Menstrual cups are something that has been on my radar for some time. I loathe the expense of sanitary products every month – it’s a necessity but it can be a rather costly one – and of course, the environmental impact has also been weighing in on me. Someone recently told me that all the products you use will not degrade in your lifetime – and that’s quite a sobering thought.
So when I got a chance to speak to a brand one-to-one at the recent Indie Beauty Expo, I jumped at the chance. The brand that I got to meet was ‘Organicup’, which an award-winning menstrual cup, which is also certified hypoallergenic, certified vegan (no animal testing) and complies to all relevant legislation.
- It’s great for the environment – one cup can be reused for YEARS.
- Once you get the hang of it, it’s quick and easy to use.
- As long as your flow isn’t too heavy, you can leave this in for 12 hours… this means 12 hours without having to worry about changing anything.
- Perfect for night-time: pads don’t always cut it and you shouldn’t really leave tampons in for that long because of the risk of TSS. There have been a very small number of cases of this happening with a cup, but from what I’ve found these are when people leave them in for days…
- Some people aren’t that comfortable being that up close and personal with their period. It can get a bit messy. So you have to deal with that.
- It can be fiddly to insert and remove. So if you’re pushed for time, don’t risk trying to do it in a rush, it probably won’t go too well.
- Although you shouldn’t be able to feel it (like tampons) as it’s near your bladder it can make it more difficult/take longer to pee as it presses on it a little. But this depends on the person and also the cup. If you try this cup and find you have this issue, you might want to try a softer cup – something to keep in mind.
- It’s a little more difficult if you need to change and clean it in public – but you can use wipes, which aren’t the most environmentally friendly so not recommended for use too often. But you should be able to leave this in for 12 hours, which should give you enough time to do what you need to do out of the house and get home again – even go to work and back, time-dependent.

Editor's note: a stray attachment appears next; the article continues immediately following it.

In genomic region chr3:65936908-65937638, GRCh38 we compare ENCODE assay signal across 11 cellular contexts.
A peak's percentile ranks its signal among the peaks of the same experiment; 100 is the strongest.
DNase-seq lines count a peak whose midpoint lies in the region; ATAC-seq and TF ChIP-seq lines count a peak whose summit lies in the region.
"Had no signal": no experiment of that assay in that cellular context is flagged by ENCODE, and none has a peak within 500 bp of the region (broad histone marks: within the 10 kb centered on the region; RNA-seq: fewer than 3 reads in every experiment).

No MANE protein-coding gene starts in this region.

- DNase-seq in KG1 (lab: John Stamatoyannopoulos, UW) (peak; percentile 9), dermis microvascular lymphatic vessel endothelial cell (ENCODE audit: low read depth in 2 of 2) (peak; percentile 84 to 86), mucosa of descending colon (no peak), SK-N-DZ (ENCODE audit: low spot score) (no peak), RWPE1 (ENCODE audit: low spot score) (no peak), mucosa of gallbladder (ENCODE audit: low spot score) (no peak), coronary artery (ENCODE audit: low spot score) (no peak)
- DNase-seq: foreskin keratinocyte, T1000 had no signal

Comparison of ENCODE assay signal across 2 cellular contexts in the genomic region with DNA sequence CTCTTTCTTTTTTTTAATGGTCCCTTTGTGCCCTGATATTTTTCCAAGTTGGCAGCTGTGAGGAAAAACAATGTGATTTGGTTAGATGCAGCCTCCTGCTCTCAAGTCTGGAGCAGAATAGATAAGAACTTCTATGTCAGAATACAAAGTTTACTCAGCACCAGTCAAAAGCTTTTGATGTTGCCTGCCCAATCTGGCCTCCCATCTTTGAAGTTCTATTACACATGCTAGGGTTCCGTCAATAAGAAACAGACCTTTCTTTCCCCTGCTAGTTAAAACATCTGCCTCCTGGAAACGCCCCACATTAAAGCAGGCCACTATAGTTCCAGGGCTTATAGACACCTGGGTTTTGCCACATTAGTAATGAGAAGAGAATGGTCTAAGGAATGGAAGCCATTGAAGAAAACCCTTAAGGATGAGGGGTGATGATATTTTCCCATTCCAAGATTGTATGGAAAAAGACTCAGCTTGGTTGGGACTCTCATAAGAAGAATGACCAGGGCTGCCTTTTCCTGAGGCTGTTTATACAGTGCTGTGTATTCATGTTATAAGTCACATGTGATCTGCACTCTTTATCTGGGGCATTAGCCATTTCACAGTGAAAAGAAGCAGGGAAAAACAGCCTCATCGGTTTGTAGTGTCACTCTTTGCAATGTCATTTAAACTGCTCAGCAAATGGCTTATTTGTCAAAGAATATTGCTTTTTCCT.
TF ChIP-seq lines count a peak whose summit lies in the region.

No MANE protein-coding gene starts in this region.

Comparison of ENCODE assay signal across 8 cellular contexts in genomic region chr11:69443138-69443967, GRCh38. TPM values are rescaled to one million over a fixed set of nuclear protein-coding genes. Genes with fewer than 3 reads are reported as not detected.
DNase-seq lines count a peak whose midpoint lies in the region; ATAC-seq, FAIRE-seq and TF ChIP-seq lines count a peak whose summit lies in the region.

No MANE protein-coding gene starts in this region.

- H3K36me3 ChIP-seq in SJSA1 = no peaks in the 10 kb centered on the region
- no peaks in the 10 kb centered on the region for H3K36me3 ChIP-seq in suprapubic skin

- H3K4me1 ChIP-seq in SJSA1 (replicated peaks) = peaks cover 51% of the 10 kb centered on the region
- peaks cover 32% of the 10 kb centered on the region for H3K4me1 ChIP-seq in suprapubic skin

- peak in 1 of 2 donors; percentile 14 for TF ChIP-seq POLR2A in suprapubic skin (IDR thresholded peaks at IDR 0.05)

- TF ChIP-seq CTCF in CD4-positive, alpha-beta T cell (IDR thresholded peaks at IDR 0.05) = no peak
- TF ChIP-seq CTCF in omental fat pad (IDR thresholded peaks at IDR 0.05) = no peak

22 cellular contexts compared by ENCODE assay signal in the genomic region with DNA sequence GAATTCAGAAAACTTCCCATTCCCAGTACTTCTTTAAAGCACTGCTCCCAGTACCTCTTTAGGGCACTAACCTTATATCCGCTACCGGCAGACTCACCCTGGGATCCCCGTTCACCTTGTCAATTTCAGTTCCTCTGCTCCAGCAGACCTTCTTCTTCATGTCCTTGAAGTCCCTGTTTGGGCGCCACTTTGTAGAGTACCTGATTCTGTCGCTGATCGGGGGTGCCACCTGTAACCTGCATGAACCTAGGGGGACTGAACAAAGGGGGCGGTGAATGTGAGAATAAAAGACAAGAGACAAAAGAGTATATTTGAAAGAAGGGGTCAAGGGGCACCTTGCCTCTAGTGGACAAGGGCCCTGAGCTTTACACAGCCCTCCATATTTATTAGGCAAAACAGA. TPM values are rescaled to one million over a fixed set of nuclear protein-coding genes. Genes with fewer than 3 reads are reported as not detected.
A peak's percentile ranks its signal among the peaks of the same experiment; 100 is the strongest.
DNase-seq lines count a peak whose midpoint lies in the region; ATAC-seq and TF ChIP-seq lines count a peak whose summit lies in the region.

- I have found that on my heavier days, I can’t keep it in for 12 hours. One tip: if it feels something like an air bubble is escaping – it’s time to change it.
My thoughts and some tips
I will admit (and perhaps some people might think this is a little TMI but I think in order to normalise it, we should talk more openly) that on the first day I properly tried it… I couldn’t get it out. I tried over a series of a few hours, stopping when I started to get too stressed because I knew that would do no good (even went out and did some errands) but I did of course eventually get it out and when I did, it came out easily and relatively smoothly. And I’ve gotten the hang of ‘breaking the seal’ so now it’ll take me minutes, sometimes even moments if I’m lucky. So it definitely takes some getting used to, but I think once you get over that barrier and that initial struggle it, gets a lot easier.
My tip if you’re struggling to break the seal and remove: I found that just trying to twist, scrunch it enough so you can move it a little and then pinch, it can really help get it moving.
Organicup also have a fab video about how to use their cup, you can watch it here:
This is just my personal opinion and of course is up for debate as menstrual cups can be a somewhat polarising debate for some people as it still has that stigma attached to it, which we’re hoping that this will become a thing of the past as more people discuss it and normalise it. But in the long run, menstrual cups can be real money savers – the investment coming at the start at purchase and then they last for years – removing the monthly expenses that comes along with buying disposable tampons and pads. If someone who was struggling to buy products each month were given one of these and were comfortable using it, it would eliminate any need to buy anything else for years, giving people a long-term solution to the issue rather than a temporary one through providing pads and tampons. It wouldn’t be the solution to everyone who is experiencing period poverty, but it could be one option.
What are your thoughts on menstrual cups? Are they something you’d be interested in trying out?